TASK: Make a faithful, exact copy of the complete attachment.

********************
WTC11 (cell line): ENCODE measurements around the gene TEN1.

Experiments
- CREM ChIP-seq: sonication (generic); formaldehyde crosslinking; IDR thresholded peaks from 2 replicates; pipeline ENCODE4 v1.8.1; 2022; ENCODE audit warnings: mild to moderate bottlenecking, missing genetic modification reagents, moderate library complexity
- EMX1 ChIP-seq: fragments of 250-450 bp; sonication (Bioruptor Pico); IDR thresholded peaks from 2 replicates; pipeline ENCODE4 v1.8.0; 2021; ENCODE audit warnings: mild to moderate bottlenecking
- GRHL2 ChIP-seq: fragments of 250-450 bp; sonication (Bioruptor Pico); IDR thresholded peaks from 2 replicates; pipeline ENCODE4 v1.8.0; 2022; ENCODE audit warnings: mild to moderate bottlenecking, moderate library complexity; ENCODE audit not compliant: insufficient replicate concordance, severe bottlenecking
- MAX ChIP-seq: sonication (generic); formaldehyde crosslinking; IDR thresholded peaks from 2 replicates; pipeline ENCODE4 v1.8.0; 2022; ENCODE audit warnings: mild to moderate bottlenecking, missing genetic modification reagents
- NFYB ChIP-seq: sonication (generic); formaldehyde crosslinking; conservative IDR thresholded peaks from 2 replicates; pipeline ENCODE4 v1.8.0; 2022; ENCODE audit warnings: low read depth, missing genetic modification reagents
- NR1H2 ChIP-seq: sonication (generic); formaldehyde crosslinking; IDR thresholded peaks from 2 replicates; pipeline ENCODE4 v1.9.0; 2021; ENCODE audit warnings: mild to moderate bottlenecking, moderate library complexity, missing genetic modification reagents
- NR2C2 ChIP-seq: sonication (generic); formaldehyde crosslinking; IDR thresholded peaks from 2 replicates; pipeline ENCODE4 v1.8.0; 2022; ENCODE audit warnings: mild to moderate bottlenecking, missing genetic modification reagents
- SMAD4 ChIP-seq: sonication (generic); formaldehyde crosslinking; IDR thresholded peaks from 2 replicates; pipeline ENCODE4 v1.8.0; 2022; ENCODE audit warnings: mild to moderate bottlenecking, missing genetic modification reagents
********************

WTC11 (cell line): ENCODE measurements around the gene TEN1.

Experiments
- CREM ChIP-seq: sonication (generic); formaldehyde crosslinking; IDR thresholded peaks from 2 replicates; pipeline ENCODE4 v1.8.1; 2022; ENCODE audit warnings: mild to moderate bottlenecking, missing genetic modification reagents, moderate library complexity
- EMX1 ChIP-seq: fragments of 250-450 bp; sonication (Bioruptor Pico); IDR thresholded peaks from 2 replicates; pipeline ENCODE4 v1.8.0; 2021; ENCODE audit warnings: mild to moderate bottlenecking
- GRHL2 ChIP-seq: fragments of 250-450 bp; sonication (Bioruptor Pico); IDR thresholded peaks from 2 replicates; pipeline ENCODE4 v1.8.0; 2022; ENCODE audit warnings: mild to moderate bottlenecking, moderate library complexity; ENCODE audit not compliant: insufficient replicate concordance, severe bottlenecking
- MAX ChIP-seq: sonication (generic); formaldehyde crosslinking; IDR thresholded peaks from 2 replicates; pipeline ENCODE4 v1.8.0; 2022; ENCODE audit warnings: mild to moderate bottlenecking, missing genetic modification reagents
- NFYB ChIP-seq: sonication (generic); formaldehyde crosslinking; conservative IDR thresholded peaks from 2 replicates; pipeline ENCODE4 v1.8.0; 2022; ENCODE audit warnings: low read depth, missing genetic modification reagents
- NR1H2 ChIP-seq: sonication (generic); formaldehyde crosslinking; IDR thresholded peaks from 2 replicates; pipeline ENCODE4 v1.9.0; 2021; ENCODE audit warnings: mild to moderate bottlenecking, moderate library complexity, missing genetic modification reagents
- NR2C2 ChIP-seq: sonication (generic); formaldehyde crosslinking; IDR thresholded peaks from 2 replicates; pipeline ENCODE4 v1.8.0; 2022; ENCODE audit warnings: mild to moderate bottlenecking, missing genetic modification reagents
- SMAD4 ChIP-seq: sonication (generic); formaldehyde crosslinking; IDR thresholded peaks from 2 replicates; pipeline ENCODE4 v1.8.0; 2022; ENCODE audit warnings: mild to moderate bottlenecking, missing genetic modification reagents